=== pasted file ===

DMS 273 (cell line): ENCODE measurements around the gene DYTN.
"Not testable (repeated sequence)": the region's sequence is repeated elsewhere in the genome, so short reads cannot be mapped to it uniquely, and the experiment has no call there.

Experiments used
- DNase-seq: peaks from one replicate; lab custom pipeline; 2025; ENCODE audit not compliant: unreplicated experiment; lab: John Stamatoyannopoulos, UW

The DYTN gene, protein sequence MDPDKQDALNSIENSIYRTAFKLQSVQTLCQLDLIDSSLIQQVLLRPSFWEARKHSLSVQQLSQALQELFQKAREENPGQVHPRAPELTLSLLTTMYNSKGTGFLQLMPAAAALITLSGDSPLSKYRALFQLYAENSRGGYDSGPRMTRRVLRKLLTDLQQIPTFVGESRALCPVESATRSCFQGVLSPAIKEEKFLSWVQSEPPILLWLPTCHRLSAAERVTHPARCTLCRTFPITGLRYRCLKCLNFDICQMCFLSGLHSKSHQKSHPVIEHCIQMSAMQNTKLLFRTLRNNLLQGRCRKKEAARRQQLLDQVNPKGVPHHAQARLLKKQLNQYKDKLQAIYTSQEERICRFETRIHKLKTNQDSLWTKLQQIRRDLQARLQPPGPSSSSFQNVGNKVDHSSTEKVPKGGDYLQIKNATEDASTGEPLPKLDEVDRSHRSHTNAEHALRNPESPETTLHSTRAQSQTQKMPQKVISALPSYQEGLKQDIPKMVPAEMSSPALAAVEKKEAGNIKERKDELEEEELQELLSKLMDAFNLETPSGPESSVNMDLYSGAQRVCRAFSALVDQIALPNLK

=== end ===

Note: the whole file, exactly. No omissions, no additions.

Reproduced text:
DMS 273 (cell line): ENCODE measurements around the gene DYTN.
"Not testable (repeated sequence)": the region's sequence is repeated elsewhere in the genome, so short reads cannot be mapped to it uniquely, and the experiment has no call there.

Experiments used
- DNase-seq: peaks from one replicate; lab custom pipeline; 2025; ENCODE audit not compliant: unreplicated experiment; lab: John Stamatoyannopoulos, UW

The DYTN gene, protein sequence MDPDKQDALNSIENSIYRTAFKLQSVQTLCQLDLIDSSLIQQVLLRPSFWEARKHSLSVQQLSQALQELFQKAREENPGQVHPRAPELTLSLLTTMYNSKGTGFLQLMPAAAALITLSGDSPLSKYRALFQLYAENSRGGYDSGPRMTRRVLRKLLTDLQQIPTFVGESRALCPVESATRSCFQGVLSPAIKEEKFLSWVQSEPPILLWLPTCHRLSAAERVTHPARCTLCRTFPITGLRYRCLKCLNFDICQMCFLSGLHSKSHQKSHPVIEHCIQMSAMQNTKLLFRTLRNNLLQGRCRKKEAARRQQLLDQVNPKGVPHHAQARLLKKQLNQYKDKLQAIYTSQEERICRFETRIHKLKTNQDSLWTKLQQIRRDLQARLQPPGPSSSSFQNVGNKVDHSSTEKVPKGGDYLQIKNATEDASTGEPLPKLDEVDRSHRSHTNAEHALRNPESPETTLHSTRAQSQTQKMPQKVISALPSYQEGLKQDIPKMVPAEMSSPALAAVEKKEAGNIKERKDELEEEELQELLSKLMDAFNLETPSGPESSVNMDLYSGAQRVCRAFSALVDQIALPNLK